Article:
For more casual readers, comps can be helpful in figuring out whether you’re interested in a book. No matter whether you read a book per day or one per year, it’s a sad fact that you won’t be able to pick up every new novel that piques your interest; comp titles can help you narrow down your TBR. If Jane Eyre is your all-time favorite book, then it’s fairly easy to find the upcoming and recent releases that use it as a comp. If you’re a mood reader, comps can serve as a reference point to find a new read that will hopefully match your mood. Or if you’re just getting back into reading and overwhelmed by the volume of frontlist titles, comps can help you ease into it based on what you’ve previously read.

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Drawbacks of Comp Titles

Although multiple comp titles are used to give a more holistic impression of a new release, promotional materials don’t usually specify why specific comps were chosen, i.e. whether they’re meant to hint at the target demographic or premise or atmosphere or something else entirely. So if you specifically loved the social commentary in The Hunger Games, you might be disappointed to discover that the book you picked up has a similar plot but focuses on completely different themes.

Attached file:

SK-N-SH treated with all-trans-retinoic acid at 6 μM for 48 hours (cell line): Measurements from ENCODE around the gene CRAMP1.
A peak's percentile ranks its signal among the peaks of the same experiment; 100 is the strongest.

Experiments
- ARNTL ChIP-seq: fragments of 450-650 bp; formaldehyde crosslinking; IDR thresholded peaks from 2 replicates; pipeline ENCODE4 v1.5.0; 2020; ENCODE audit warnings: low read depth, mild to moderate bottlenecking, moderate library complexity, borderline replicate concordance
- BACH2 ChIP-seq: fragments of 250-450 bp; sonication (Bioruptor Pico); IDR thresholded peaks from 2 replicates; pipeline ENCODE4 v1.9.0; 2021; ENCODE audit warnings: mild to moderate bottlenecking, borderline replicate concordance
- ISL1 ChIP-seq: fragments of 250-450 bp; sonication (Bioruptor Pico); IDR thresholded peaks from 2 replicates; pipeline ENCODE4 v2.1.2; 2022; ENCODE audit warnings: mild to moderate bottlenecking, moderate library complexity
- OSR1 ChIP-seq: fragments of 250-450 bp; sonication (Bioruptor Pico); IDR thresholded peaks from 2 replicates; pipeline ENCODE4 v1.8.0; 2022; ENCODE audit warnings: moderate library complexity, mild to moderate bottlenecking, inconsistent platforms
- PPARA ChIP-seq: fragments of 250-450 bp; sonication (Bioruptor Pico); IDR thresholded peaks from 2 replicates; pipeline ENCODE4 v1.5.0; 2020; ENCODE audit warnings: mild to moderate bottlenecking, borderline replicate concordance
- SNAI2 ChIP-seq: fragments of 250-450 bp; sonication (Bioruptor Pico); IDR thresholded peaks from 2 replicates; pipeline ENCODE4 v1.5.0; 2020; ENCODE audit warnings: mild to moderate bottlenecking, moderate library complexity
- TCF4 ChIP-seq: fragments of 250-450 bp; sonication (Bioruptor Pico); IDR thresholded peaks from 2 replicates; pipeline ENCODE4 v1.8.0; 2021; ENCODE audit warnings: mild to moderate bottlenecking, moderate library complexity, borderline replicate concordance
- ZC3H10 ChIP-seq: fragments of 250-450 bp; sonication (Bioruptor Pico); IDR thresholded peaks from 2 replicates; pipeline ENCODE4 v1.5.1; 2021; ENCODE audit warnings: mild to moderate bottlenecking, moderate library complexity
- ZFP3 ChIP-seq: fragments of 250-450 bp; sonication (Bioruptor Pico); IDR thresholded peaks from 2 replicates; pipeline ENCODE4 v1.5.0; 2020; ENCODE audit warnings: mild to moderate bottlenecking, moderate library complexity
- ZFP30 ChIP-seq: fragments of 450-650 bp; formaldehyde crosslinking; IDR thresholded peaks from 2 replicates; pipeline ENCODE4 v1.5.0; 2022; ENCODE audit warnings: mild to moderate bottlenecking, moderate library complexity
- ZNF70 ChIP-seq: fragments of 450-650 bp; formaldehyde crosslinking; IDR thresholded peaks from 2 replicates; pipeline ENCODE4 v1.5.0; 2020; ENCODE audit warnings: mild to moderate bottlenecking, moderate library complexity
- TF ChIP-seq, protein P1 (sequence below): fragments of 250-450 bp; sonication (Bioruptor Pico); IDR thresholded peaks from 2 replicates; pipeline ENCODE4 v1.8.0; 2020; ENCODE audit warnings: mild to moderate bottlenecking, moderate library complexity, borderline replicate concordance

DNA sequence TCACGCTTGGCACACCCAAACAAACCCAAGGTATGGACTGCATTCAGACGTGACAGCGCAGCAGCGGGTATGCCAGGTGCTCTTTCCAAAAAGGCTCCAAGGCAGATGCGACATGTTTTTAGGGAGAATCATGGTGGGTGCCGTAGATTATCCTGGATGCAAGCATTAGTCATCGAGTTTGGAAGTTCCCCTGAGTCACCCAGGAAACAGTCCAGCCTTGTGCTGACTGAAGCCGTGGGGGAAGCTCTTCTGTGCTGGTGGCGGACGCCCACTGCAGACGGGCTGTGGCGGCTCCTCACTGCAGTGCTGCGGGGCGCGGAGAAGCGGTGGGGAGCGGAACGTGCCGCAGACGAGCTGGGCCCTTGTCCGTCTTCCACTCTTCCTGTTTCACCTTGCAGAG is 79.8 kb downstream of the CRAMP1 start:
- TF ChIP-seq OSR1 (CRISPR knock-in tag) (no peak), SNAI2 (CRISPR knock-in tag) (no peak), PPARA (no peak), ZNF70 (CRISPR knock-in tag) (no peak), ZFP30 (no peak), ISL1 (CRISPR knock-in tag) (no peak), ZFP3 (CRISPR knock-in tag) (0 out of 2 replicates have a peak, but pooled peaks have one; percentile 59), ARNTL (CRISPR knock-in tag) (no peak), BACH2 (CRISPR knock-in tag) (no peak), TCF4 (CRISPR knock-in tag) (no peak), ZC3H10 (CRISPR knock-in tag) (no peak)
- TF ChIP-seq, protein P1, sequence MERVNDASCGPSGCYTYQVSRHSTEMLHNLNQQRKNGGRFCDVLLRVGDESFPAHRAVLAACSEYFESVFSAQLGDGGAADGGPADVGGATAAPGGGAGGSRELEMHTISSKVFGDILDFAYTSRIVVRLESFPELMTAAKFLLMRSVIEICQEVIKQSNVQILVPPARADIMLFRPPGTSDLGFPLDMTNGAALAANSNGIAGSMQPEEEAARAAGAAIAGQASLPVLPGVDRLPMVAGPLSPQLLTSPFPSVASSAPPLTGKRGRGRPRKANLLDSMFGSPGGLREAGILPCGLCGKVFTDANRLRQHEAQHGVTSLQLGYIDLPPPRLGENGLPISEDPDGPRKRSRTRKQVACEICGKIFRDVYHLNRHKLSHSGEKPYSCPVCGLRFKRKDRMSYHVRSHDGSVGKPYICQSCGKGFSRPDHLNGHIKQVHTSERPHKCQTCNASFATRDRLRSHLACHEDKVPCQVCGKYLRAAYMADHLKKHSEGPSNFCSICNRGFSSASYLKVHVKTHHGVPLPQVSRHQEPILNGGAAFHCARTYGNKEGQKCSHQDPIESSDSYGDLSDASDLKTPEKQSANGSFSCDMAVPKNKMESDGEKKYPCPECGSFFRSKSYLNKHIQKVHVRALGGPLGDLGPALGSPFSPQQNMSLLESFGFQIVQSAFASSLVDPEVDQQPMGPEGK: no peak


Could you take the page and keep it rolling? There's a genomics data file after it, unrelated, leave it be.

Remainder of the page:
And just as others’ reviews can influence your reading experience, awareness of the specific comps may “prime” you to look for similarities as you read — for better or worse, you may notice things you might not have otherwise and/or have certain expectations going into a book.

Avid readers and infrequent readers see the same comps, so it’s tricky to find titles that are both popular enough that most people are familiar with them, and accurate enough that they’re actually helpful. Bloggers and other reviewers can help in this regard, since they tend to be fairly widely read in their preferred genres so they can draw from a wide pool of potential comp titles; of course, there’s no guarantees that readers of the review will have read the comp they choose.

So certain comps are naturally picked more than others, though relatively recent titles (or, on the flip side, classics) seem to be generally favored. Again, not every book can be the next Six of Crows, and at this point it’s been used so many times that I for one don’t ascribe much credibility to the comparison anymore. 

Evidence also suggests that choosing comp titles is a flawed practice that “keeps publishing white“: few of the most-used comps are by authors of color (AoCs), and yet books by AoCs often get comps from other AoCs. This cycle can make it difficult for diverse reads to even reach the market, let alone attract readers / sales.

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Final Thoughts

This topic has been at the back of my mind ever since I read To Best the Boyswhich shares some plot-level similarities with its comp title, The Scorpio Races, but has a completely different atmosphere — and was revived by Kal @ Reader Voracious’s review of Wilder Girls, in which she notes that it isn’t at all like Lord of the Flies despite having seen them being compared.